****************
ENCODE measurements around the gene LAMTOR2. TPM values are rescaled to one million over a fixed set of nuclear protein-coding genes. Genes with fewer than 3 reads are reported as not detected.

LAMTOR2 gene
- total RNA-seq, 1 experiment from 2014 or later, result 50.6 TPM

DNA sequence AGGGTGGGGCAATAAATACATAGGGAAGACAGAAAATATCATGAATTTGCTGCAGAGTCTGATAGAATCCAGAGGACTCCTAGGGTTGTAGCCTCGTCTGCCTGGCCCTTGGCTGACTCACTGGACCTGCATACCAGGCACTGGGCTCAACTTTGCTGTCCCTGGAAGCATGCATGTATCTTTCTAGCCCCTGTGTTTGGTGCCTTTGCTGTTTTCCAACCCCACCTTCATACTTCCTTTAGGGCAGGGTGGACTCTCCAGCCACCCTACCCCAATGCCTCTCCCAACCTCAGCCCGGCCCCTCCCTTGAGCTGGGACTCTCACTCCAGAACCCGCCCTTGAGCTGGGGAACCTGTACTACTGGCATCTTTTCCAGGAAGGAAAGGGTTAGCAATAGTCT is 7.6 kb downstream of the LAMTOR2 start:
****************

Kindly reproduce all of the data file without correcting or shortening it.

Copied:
ENCODE measurements around the gene LAMTOR2. TPM values are rescaled to one million over a fixed set of nuclear protein-coding genes. Genes with fewer than 3 reads are reported as not detected.

LAMTOR2 gene
- total RNA-seq, 1 experiment from 2014 or later, result 50.6 TPM

DNA sequence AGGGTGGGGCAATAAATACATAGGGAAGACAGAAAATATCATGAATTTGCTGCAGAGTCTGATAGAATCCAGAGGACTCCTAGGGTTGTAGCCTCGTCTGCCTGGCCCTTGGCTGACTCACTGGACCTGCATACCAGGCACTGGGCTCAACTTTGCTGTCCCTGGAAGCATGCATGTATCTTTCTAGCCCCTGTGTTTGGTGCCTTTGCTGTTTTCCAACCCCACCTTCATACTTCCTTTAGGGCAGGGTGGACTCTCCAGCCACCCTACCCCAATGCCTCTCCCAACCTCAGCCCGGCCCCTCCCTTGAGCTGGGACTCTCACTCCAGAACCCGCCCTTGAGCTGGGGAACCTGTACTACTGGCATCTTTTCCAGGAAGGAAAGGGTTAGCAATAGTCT is 7.6 kb downstream of the LAMTOR2 start: